The consumer side of enterprise IT

From the bring-your-own-device model and the use of Dropbox in enterprise settings to creating the ultimate user experience for employees, the consumerization of IT is alive and well. In fact, in predictions for the 2015 digital workforce, Gartner recommended that businesses review the ability of IT architectures and operations to integrate consumer technologies with enterprise strategies. It seems like companies are heeding that advice.

A report from IDG Enterprise on the consumerization of IT found that businesses are incorporating consumer technologies at every turn:

  • 90 percent of organizations use consumer services such as Skype and LinkedIn at work
  • 79 percent leverage filesharing websites including Dropbox
  • 60 percent support personal laptops
  • 52 percent have bring-your-own-device policies
  • 57 percent provide enterprise-focused social networking tools

The bottom line is clear: As an IT professional, you need to know how to support consumer IT infrastructure and software as well as personal devices and other hardware. While you’re most likely familiar with smartphones and tablets, filesharing websites and social networking, do you understand the enterprise side of these technologies? Furthermore, are you aware of the consumer IT trends on the horizon? Let’s take a look.

“There are now tools to manage personal devices, consumer cloud services and communications.”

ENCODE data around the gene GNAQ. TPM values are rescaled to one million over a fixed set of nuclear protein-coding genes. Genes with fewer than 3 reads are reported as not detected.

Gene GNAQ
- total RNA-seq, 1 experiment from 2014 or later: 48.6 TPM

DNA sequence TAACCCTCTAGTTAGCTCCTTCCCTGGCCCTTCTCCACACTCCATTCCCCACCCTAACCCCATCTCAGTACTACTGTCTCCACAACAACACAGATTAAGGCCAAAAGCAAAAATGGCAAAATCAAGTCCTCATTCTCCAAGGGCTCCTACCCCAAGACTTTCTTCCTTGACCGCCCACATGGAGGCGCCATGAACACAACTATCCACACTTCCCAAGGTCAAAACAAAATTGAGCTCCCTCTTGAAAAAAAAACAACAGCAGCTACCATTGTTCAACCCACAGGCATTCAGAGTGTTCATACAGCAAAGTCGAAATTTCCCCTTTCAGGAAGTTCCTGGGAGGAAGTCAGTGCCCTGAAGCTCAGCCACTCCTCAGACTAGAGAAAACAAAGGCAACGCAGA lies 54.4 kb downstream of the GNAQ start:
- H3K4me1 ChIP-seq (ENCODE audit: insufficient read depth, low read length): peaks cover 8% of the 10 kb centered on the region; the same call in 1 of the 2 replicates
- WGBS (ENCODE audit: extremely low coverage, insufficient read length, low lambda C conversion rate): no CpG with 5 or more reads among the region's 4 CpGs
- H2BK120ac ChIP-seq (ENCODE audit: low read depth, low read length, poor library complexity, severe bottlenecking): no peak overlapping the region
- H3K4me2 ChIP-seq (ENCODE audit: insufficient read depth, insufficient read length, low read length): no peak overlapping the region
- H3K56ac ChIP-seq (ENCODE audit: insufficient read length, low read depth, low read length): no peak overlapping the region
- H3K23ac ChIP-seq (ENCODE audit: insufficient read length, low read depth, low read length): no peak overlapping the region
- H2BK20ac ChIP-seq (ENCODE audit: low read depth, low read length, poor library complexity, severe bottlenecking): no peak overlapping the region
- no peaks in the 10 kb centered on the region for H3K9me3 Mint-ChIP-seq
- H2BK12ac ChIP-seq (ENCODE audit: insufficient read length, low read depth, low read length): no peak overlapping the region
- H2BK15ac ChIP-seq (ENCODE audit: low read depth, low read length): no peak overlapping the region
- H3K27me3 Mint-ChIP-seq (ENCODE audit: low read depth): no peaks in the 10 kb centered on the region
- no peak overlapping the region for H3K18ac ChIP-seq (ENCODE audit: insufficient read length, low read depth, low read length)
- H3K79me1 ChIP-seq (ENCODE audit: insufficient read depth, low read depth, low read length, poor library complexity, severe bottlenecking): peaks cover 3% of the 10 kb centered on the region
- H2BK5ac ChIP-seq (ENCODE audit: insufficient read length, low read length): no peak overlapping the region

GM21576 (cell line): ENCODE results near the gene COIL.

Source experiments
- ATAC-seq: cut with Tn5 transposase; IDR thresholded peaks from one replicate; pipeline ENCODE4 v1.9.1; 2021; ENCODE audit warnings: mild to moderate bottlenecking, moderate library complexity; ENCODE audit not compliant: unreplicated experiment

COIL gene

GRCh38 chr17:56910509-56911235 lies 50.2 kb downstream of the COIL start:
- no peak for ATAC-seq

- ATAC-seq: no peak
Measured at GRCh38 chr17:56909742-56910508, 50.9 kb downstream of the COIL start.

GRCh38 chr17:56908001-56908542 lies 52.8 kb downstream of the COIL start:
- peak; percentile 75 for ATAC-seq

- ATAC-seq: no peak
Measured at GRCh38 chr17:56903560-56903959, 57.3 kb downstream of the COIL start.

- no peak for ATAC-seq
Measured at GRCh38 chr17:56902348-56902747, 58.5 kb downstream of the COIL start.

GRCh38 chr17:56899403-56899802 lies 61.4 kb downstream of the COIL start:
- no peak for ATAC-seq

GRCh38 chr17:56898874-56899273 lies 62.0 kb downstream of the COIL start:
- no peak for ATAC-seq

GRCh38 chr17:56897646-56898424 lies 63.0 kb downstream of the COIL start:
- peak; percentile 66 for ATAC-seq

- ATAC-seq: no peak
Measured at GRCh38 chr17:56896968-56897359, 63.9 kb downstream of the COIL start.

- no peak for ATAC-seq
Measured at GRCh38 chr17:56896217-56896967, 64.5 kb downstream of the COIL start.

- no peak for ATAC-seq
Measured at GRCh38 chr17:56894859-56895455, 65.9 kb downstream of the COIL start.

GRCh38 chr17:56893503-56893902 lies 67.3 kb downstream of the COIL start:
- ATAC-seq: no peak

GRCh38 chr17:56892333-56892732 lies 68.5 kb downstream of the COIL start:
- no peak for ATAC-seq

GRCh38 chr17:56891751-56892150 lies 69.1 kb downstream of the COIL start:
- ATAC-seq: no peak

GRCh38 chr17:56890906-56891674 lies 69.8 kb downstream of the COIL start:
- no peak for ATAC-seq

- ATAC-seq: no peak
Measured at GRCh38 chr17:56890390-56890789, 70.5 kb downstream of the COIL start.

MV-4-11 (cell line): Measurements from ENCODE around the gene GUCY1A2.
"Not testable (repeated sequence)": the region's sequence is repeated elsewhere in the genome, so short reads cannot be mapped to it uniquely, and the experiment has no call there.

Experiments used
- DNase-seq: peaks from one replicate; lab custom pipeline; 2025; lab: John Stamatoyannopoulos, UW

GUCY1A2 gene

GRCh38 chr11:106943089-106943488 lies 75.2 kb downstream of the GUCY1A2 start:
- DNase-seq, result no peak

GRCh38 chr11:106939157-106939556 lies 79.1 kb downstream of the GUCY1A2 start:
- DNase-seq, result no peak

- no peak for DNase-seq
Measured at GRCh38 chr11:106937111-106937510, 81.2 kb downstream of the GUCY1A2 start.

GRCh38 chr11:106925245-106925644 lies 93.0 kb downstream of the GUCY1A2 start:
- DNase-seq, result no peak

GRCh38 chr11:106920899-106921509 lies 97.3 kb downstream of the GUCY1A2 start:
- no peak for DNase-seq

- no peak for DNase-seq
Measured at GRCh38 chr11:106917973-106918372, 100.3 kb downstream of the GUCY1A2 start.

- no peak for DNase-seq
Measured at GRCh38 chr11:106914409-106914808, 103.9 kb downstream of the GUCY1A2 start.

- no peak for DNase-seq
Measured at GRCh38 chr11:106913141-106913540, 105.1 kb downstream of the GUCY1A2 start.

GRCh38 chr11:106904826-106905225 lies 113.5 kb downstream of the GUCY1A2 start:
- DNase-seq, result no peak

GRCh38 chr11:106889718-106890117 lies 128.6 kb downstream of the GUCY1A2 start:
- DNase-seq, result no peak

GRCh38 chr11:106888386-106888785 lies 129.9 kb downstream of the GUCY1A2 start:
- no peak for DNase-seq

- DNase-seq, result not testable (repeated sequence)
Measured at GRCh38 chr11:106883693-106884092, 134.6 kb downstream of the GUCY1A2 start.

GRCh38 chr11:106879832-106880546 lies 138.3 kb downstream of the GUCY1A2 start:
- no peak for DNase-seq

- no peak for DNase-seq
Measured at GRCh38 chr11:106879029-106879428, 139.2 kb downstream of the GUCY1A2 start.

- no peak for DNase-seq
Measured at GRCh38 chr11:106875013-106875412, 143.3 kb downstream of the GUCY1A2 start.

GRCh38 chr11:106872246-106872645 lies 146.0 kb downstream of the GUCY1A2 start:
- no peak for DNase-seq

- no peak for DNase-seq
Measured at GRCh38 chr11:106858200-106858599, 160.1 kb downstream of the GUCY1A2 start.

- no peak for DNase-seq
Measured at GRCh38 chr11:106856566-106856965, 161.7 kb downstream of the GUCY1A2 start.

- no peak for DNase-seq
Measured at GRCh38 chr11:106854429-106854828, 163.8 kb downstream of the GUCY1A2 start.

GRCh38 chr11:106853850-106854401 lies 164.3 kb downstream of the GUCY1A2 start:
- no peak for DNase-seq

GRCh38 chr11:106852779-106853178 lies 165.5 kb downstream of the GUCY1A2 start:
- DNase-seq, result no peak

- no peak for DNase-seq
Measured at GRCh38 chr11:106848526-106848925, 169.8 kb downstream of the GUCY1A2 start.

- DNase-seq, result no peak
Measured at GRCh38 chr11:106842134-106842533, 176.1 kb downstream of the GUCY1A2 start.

Supporting consumer tech
The good news about the consumerization of IT is that many tech vendors have you in mind when creating solutions. There are now tools to manage personal devices, cloud services and communications.

One example of those technologies is mobile device management solutions. These platforms come in a variety of styles and with a vast amount of features, but the main gist is that MDM tools allow you to manage BYOD or enterprise-supplied mobile devices. Some MDM solutions will even allow you to build apps and distribute them to employees over the air. By familiarizing yourself with this market and these platform capabilities, you’ll be in a better position to manage mobile devices if the time comes.

IT professionals should also research Gmail. This email platform spawned from consumer demand, and it is quickly encroaching on Microsoft Outlook’s user base. Specifically, you should know how to set up Gmail accounts on Outlook, as well as become familiar with Gmail security controls.

The next step for consumer IT
Before smartphones and tablets become the de facto standard for enterprise mobility, PalmPilots and BlackBerrys ruled the realm. While hiring managers certainly won’t expect you to predict what hot consumer trend will impact the office next, you should be familiar with:

  • 4K: Although it seems like we just fully implemented 1080p, 4K monitors are already being sold and getting cheaper every day. Simply put, be prepared to work with this new technology and familiarize yourself with bandwidth optimization.
  • Wearables: From the Apple Watch and Samsung gear to Google Glass and Oculus Rift, employees of tomorrow are going to wear computers. If you know how to make apps or at least create native experiences on these devices, you’ll be extremely valuable.
  • New hardware: CITE World reported on some great technologies yet to prove their worth that are on the IT horizon. Non-Volatile Memory express SSDs, for example, are so fast that they require new processors like Intel’s octa-core Core i7-5960X. By simply knowing little facts like these, you can help avoid corporate blunders when the CEO demands everyone have cutting-edge systems.

It’s always important to keep an eye on consumer tech. You never know when that’ll be the next biggest enterprise IT trend.

The consumer side of enterprise IT

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